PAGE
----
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Few languages are as restrictive as Java with file naming standards and project structure. In that language, the file name must match the public class declared in the file, and the file must live in a directory structure matching the class package. I have mixed feelings about that approach. While I never have to guess where a file lives, there's still a lot of empty directories and artificial constraints.

There's several languages that define everything about a class in one file, at least by convention. C#, Python (I think), Ruby, Erlang, etc. The commonality in most these languages is that they are object oriented, although that statement can probably be rebuffed (there is one non-OO language in the list already).

Finally, there's quite a few languages mostly in the C family that have a separate header and implementation file. For C I think this makes sense, because it is one of the few ways to separate the API interface from implementations. With C it seems that feature is used to promote modularity. Yet, with C++ the way header and implementation files are split seems rather forced. You don't get the same clean API separation that you do with C, and you are forced to include some private details in the header you would rather keep only in the implementation.

There's quite a few languages that have a concept that overlaps with interfaces like Java, C#, Go, etc. Some languages use what feels like a hack to provide the same concept like C# using pure virtual abstract classes. Still others don't really have an interface concept and rely on "duck" typing--for example Ruby. Ruby has modules, but those are more along the lines of mixing in behaviors to a class than they are for defining how to interact with a class. In OO terms, interfaces are a powerful way to provide separation between an API client and an API implementation.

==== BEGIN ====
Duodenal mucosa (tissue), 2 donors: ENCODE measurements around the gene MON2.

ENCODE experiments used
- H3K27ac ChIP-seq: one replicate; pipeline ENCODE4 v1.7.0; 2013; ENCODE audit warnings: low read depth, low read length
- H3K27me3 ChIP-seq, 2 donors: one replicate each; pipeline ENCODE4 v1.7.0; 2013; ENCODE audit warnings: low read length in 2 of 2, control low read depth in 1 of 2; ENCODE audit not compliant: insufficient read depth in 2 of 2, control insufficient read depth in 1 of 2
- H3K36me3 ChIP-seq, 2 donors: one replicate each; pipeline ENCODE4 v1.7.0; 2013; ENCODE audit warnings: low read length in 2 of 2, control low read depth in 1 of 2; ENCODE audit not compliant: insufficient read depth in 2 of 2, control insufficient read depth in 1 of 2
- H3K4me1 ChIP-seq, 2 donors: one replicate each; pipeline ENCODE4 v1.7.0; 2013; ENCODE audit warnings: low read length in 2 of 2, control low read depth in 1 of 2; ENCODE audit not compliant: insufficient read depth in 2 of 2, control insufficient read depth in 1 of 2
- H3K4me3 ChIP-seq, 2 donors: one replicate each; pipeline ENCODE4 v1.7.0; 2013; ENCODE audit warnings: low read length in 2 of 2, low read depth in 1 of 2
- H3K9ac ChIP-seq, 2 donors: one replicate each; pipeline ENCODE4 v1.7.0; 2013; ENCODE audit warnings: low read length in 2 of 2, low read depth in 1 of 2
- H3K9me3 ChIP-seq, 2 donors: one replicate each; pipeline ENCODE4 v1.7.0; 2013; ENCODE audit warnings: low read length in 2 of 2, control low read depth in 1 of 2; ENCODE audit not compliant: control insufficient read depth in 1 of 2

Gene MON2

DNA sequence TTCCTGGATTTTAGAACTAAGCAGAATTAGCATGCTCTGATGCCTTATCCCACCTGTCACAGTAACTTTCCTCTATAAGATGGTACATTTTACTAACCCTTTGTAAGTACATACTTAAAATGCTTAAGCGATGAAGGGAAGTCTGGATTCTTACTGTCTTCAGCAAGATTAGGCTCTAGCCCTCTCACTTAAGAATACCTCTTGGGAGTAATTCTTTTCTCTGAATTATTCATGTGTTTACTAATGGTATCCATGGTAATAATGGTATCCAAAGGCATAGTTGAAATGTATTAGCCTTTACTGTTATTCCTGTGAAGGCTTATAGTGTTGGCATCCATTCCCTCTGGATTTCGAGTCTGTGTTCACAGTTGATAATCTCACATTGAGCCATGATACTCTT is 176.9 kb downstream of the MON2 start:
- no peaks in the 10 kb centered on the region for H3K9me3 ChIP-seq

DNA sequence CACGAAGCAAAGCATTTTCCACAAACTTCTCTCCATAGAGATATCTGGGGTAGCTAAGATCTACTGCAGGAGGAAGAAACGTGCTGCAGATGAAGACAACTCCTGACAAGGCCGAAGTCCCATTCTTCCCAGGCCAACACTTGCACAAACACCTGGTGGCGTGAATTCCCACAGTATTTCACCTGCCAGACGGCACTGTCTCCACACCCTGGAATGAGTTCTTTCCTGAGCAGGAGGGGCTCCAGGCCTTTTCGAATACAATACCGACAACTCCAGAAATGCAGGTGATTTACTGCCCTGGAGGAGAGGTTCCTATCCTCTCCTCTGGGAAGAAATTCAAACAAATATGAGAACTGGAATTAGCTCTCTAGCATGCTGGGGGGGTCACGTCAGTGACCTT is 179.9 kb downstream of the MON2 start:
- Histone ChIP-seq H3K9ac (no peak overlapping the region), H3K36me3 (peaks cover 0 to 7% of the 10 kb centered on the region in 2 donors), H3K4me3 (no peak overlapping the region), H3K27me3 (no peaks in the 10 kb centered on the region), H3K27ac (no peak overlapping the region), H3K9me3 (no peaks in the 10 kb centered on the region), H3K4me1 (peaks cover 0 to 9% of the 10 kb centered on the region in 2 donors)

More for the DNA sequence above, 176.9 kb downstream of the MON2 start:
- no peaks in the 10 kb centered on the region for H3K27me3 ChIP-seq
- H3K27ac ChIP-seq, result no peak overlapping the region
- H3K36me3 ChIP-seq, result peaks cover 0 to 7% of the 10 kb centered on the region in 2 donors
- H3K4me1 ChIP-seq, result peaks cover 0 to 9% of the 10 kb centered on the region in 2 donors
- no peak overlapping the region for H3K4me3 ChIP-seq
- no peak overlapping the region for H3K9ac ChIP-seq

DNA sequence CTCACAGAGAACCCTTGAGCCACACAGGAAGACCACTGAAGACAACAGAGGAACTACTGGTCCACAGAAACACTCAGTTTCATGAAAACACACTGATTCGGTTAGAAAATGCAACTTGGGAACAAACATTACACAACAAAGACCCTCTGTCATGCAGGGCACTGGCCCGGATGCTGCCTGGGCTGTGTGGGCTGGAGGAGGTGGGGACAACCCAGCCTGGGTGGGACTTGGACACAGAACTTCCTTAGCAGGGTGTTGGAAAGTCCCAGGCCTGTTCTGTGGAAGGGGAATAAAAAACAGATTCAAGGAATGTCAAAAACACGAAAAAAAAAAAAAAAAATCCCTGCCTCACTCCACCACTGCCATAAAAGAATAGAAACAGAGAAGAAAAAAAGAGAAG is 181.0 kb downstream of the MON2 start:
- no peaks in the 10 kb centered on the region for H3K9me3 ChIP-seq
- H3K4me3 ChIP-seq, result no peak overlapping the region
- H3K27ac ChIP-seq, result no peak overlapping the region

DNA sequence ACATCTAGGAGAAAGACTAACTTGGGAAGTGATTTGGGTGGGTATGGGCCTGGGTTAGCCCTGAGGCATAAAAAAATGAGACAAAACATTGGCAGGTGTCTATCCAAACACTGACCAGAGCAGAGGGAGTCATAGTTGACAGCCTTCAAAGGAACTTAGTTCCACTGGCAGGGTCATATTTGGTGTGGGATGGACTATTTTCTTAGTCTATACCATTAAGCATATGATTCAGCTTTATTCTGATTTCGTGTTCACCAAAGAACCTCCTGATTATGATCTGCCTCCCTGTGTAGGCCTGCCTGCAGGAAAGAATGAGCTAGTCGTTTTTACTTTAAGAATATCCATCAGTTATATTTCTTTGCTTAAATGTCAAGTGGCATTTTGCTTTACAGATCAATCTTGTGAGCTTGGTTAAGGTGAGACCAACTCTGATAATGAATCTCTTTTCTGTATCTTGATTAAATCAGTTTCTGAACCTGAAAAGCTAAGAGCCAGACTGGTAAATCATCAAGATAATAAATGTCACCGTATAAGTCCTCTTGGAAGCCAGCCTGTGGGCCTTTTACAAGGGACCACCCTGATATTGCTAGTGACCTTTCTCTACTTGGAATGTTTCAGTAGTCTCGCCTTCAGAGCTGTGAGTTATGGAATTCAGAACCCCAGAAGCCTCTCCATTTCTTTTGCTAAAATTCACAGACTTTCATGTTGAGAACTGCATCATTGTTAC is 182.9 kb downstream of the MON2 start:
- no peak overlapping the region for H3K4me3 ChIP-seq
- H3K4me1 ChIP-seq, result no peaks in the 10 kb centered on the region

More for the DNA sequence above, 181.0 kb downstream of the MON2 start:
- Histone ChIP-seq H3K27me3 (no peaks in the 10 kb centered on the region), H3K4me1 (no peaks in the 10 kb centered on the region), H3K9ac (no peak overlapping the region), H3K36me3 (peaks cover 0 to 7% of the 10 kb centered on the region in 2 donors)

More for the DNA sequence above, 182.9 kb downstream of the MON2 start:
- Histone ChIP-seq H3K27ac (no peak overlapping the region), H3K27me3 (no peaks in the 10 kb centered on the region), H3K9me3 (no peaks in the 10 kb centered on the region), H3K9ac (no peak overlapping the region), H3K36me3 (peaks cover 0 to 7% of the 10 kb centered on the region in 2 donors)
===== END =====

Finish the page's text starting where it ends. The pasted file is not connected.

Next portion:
So to hurry up and ask the question, from a personal experience point of view:

  • Does separation of header and implementation help you write more modular code, or does it get in the way? (it helps to specify the language you are referring to)
  • Does the strict file name to class name scheme of Java help maintainability, or is it unnecessary structure for structure's sake?
  • What would you propose to promote good API/Implementation separation and project maintenance, how would you prefer to do it?
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up vote 6 down vote accepted

Does separation of header and implementation help you write more modular code, or does it get in the way? (it helps to specify the language you are referring to)

Having written C, C++, Java and Python, I find that the formality of Java and C++ can help understand API vs. implementation.

The physically separate .h file is a compiler hack that doesn't seem necessary. Java doesn't have it and those folks seem to be coping well. Python doesn't have it and things work out quite well.

Does the strict file name to class name scheme of Java help maintainability, or is it unnecessary structure for structure's sake?

Having moved from Java and C++ to Python, I find that the Java convention is of no value at all. Indeed, the Python approach of creating modules in a single file seems to help clarify dependency and reusability.

What would you propose to promote good API/Implementation separation and project maintenance, how would you prefer to do it?

Code walkthroughs.

Physical packaging can't lead to good design. Lousy design in C++ or Python is equally possible.

The only thing that leads to good design is clarity, precision and critical thinking. Code walkthroughs are a compelling way to get to good design.

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+1 for redundant .h files, that really irritate me and stating clearly that one class = one file provides no real value. –  gruszczy Jan 10 '11 at 15:44
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